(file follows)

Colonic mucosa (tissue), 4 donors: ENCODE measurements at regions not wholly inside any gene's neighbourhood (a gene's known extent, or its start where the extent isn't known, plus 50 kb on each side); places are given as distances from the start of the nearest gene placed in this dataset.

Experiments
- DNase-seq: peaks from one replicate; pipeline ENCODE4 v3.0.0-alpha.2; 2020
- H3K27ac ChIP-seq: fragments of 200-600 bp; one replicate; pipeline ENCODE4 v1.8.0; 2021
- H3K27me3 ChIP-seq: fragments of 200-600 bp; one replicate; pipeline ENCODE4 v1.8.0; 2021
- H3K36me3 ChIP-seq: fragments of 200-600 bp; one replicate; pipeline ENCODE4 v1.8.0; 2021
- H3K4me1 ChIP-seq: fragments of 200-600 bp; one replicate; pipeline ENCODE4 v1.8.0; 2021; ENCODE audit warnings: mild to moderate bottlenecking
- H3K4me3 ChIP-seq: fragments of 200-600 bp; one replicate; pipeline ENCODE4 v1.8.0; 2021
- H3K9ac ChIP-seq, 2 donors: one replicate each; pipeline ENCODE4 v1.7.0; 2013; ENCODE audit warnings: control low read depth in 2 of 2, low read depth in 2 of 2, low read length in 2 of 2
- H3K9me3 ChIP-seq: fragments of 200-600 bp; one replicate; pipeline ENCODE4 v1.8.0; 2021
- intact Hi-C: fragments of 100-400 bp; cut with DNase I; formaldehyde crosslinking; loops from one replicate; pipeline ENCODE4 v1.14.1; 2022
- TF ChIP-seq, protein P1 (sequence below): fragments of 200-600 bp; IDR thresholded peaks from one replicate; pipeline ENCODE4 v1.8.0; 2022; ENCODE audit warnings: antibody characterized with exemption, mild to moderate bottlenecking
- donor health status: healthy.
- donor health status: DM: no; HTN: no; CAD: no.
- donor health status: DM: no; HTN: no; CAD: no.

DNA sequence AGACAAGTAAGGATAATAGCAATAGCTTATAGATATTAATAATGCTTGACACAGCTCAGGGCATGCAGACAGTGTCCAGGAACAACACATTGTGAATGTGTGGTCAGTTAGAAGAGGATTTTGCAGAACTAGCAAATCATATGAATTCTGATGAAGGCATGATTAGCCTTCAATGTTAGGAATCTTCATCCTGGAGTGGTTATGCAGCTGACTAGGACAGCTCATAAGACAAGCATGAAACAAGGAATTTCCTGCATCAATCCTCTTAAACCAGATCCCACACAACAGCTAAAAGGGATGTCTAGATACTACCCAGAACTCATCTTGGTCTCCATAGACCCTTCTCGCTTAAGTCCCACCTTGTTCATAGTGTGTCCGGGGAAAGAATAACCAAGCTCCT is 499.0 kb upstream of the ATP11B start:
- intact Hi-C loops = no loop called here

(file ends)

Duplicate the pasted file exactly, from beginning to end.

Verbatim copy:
Colonic mucosa (tissue), 4 donors: ENCODE measurements at regions not wholly inside any gene's neighbourhood (a gene's known extent, or its start where the extent isn't known, plus 50 kb on each side); places are given as distances from the start of the nearest gene placed in this dataset.

Experiments
- DNase-seq: peaks from one replicate; pipeline ENCODE4 v3.0.0-alpha.2; 2020
- H3K27ac ChIP-seq: fragments of 200-600 bp; one replicate; pipeline ENCODE4 v1.8.0; 2021
- H3K27me3 ChIP-seq: fragments of 200-600 bp; one replicate; pipeline ENCODE4 v1.8.0; 2021
- H3K36me3 ChIP-seq: fragments of 200-600 bp; one replicate; pipeline ENCODE4 v1.8.0; 2021
- H3K4me1 ChIP-seq: fragments of 200-600 bp; one replicate; pipeline ENCODE4 v1.8.0; 2021; ENCODE audit warnings: mild to moderate bottlenecking
- H3K4me3 ChIP-seq: fragments of 200-600 bp; one replicate; pipeline ENCODE4 v1.8.0; 2021
- H3K9ac ChIP-seq, 2 donors: one replicate each; pipeline ENCODE4 v1.7.0; 2013; ENCODE audit warnings: control low read depth in 2 of 2, low read depth in 2 of 2, low read length in 2 of 2
- H3K9me3 ChIP-seq: fragments of 200-600 bp; one replicate; pipeline ENCODE4 v1.8.0; 2021
- intact Hi-C: fragments of 100-400 bp; cut with DNase I; formaldehyde crosslinking; loops from one replicate; pipeline ENCODE4 v1.14.1; 2022
- TF ChIP-seq, protein P1 (sequence below): fragments of 200-600 bp; IDR thresholded peaks from one replicate; pipeline ENCODE4 v1.8.0; 2022; ENCODE audit warnings: antibody characterized with exemption, mild to moderate bottlenecking
- donor health status: healthy.
- donor health status: DM: no; HTN: no; CAD: no.
- donor health status: DM: no; HTN: no; CAD: no.

DNA sequence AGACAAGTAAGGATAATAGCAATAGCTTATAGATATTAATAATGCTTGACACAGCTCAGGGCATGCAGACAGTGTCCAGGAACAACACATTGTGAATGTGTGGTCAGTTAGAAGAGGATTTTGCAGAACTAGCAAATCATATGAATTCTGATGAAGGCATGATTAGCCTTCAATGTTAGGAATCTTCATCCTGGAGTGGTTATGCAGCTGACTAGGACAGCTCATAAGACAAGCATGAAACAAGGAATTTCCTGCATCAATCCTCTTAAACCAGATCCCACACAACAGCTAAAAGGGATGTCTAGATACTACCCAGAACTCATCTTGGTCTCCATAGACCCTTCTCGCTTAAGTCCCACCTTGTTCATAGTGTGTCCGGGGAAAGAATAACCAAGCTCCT is 499.0 kb upstream of the ATP11B start:
- intact Hi-C loops = no loop called here